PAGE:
The Tico Times
"We try to teach what we live," says general manager Geiner Guzmán, eloquently summing up years of sharing conservation efforts with visitors to the simple and profoundly beautiful La Cusinga Lodge next to Ballena (Whale) Marine National Park, outside Uvita on the southern Pacific coast.
The rooms and dining areas at La Cusinga (which means fiery-billed Aracari) are not particularly luxurious, they do not have expensive furnishings and fancy details. Expect no jacuzzis, no mints on your pillow. But upon entering our large dormitory-style room, after a drive through the winding Tres Hermanas farm, we fell in love. We were absorbed by the nature surrounding us on all sides of the cabin, from the phenomenal view of the beach below and the distant Tres Hermanas and Ballena rock islands, to the birds chirping outside the wrap-around windows. Now this is Costa Rica travel.
The room and the furnishings are practically incidental; as a visitor at La Cusinga Lodge one is nothing more or less than a visitor in a carefully preserved slice of heaven in the middle of the rainforest. Small details such as fresh flowers, soap dishes made of conch shells and wooden furniture made by hand on the property add rustic charm. Several cabins dot the property, with four accommodating up to three people and two others with space for two. Dormitory-style lodging is also available for visiting student groups.
And if you're looking for Costa Rica travel hospitality, this is the spot. The nearby open-air kitchen/dining area has several tables, where howler monkeys are often spotted in the mornings. Meals are a family affair, with Rita Valverde, Guzmán's cousin, cooking and Guzmán sharing the table with guests. For lunch, Valverde served simple cheese-and-tomato sandwiches on whole-wheat bread, and for dinner a delectable fresh red snapper and mixed vegetables, with a compote of manzana de agua from the surrounding trees. The family tries to incorporate healthy, organic ingredients and fruits and vegetables from the lodge's gardens, such as papaya slices from the trees and mint from the garden for after-dinner tea. They don't serve alcohol unless guests specifically request it.
This rare find has a great history in the Costa Rica travel industry. John Tresemer, Guzmán's stepfather, came from the United States and bought the Tres Hermanas Farm 32 years ago, when there were no paved roads and locals rode on horses to get around. Tresemer was part of the successful effort to create the Ballena National Park in 1989, to protect the Pacific hawskbill turtles and the visiting humpback whales, and was involved in the preservation of Cocos and Cańo islands. Tresemer wrote "The Gringo's Hawk" about his experiences, under the nom de plume Jon Maranon. He, and now Guzmán, is also involved in the organization ASOPARQUE, which maintains the national park and fights against excessive development in the area.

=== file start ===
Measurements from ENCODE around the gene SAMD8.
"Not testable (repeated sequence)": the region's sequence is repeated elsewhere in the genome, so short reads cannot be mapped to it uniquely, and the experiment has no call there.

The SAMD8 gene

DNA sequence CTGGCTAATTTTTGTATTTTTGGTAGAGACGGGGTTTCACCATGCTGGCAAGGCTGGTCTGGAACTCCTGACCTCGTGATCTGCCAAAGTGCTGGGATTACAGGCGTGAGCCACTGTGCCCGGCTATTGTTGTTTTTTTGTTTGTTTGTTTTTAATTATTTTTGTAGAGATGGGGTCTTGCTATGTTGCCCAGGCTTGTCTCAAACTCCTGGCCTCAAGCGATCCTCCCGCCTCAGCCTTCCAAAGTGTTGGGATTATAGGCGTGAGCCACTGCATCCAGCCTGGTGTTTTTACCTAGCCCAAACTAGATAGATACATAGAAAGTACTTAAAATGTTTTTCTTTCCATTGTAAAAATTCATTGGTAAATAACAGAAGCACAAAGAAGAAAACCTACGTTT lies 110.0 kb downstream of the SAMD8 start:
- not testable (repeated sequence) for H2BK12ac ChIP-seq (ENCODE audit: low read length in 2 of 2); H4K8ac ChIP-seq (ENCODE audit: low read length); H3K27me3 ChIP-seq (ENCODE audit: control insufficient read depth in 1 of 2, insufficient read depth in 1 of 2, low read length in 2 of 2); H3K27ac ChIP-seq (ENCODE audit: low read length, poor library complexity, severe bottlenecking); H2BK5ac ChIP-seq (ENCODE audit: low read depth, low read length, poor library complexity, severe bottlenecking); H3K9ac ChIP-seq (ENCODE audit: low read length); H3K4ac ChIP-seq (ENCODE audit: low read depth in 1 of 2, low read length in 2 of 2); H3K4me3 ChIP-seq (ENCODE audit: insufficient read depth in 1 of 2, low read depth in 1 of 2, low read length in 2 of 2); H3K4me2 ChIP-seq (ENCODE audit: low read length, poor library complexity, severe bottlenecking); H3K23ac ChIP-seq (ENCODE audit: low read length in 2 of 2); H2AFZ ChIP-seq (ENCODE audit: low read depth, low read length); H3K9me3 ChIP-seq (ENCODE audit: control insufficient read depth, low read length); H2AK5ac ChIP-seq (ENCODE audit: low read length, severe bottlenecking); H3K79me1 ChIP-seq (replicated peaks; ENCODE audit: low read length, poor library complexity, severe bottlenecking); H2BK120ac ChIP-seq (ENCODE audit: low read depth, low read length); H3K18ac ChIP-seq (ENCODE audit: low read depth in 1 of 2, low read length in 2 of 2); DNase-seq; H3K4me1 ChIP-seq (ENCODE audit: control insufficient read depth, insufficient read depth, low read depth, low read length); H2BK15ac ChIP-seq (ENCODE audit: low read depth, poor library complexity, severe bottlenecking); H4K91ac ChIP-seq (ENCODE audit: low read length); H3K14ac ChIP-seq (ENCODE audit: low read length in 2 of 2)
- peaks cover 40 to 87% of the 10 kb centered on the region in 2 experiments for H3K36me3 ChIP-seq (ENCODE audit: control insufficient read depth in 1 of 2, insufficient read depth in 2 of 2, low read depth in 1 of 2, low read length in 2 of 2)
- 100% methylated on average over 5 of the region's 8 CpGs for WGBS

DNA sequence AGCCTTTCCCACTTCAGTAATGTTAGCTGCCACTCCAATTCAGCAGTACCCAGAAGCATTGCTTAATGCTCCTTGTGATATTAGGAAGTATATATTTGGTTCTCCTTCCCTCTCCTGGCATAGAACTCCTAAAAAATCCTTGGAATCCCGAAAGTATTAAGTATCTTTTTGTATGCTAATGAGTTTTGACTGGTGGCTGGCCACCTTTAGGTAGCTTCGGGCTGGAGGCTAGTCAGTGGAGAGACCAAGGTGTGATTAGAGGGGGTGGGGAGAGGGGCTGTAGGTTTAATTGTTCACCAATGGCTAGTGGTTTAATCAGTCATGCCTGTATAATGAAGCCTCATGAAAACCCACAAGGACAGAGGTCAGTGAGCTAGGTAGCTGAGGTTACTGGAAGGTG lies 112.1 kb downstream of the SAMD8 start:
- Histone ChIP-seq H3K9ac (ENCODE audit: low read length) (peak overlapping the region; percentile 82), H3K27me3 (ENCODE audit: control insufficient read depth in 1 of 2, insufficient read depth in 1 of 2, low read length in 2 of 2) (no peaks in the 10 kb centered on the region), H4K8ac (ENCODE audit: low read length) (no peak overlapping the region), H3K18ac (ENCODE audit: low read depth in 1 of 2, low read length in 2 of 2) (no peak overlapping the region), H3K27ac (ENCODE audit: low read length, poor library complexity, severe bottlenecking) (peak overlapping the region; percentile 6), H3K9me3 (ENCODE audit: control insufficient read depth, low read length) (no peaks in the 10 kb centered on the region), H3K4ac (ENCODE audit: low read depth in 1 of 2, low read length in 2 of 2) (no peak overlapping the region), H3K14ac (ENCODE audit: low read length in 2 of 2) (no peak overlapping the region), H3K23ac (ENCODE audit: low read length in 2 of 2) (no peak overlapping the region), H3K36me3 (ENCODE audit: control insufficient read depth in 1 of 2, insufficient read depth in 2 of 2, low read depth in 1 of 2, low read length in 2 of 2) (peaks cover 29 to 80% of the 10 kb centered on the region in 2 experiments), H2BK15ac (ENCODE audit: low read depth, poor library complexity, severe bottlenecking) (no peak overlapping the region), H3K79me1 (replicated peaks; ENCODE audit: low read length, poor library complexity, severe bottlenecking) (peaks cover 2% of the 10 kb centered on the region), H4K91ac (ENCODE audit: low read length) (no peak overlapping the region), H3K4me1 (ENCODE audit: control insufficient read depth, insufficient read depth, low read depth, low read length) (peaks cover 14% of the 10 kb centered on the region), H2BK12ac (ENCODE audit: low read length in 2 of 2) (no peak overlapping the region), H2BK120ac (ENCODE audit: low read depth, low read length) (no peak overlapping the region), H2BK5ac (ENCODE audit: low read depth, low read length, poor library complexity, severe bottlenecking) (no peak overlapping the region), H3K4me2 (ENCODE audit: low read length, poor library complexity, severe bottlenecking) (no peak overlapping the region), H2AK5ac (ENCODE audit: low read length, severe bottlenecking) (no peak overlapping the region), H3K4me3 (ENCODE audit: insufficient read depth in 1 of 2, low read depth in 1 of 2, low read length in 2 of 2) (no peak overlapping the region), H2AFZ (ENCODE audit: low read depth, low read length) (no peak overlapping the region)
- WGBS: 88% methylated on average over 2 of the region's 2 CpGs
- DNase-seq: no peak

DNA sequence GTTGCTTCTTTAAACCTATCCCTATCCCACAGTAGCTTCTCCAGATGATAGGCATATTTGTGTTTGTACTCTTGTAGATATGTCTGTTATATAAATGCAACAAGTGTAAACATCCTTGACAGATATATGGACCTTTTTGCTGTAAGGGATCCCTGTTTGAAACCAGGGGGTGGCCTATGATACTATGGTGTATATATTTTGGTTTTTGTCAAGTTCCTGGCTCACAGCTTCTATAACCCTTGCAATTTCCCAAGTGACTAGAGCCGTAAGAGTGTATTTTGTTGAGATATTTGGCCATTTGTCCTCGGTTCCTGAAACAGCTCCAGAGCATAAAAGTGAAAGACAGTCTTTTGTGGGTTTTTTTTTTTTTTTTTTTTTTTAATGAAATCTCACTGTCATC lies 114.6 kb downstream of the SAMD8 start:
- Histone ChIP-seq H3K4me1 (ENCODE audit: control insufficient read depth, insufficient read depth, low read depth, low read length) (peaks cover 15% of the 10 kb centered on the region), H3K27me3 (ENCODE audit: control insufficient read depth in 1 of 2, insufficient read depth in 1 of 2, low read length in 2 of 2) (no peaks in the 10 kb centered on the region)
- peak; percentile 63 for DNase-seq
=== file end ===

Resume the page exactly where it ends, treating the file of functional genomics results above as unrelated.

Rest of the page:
As we noticed on this delightful Costa Rica travel experience, the family conservationist mentality extends to minute details. All furniture is made from trees on the farm, and solar panels and hydroelectric energy run the entire lodge from a nearby creek. An immense reforestation project begun by Tresemer has allowed for native and non-native trees to flourish and contribute to the incredible variety of fauna and flora at the farm. Plans also call for an extended organic garden.
Guzmán had been living in Washington, D.C. after completing two Master's degrees, in International Business in Miami and Business Administration in Mexico, but moved back to his childhood home to manage the lodge four months ago. He is attempting to expand the operations slightly, by opening it up more to nature-loving tourists in addition to groups and by constructing new cabins.
"We want to grow to the point of being sustainable," said Guzmán. "I want to market it, but not mass market it."
Costa Rica travel activities include guided tours of the trails and reforestation projects, as well as free surfing lessons, fruit and herb gathering and tortilla-making.
We toured the Sendero de Ajo, one of the winding trails through the farm's primary and secondary forest, with knowledgeable guide Manuel Mejia, who has worked on the farm for more than 20 years. He explained that 1,800 teak trees had just been planted, while 18-year-old trees were now ready to be cut down. To look at the expansive forestland, full of tiny blue frogs and howling monkeys, one would never know it had been level pasture land 30 years ago. Mejia also proudly revealed the prize trees, two huge Ajo trees, one of which Tresemer estimates is over 1,000 years old.
"John brought another mentality - that the people should conserve the nature around them," he said.
For those of you craving athletic Costa Rica travel, there are plenty of heart-thumping activities. Another trail, Las Raices, extends down past the private property of Tres Hermanas through layers of forest toward the enticing Playa de Arco beach below. When we arrived after the steep but refreshing 20-minute walk through the woods, we had the beach completely to ourselves. There is a small waterfall to bathe in and a natural cave visitors can walk through. The water is perfect for swimming: warm, with enough waves to jump, but no pounding surf to mar the absolute calm. The hotel can also arrange swimming with dolphins, sea kayaking and deep-sea fishing trips.
To get a true sampling of the efforts made at the lodge, one need look no further than the guest book.
"To find a place like this makes me realize that there are some people who truly have what's best for the earth at the core of their philosophy," said visitor Roger Everhard, from Apple Valley, Minnesota.
And what a great philosophy that is for Costa Rica travel.
From the Tico Times, Weekly Edition: Vol. VIII, No. 48 - San José, Costa Rica, December 19 - January 03, 2003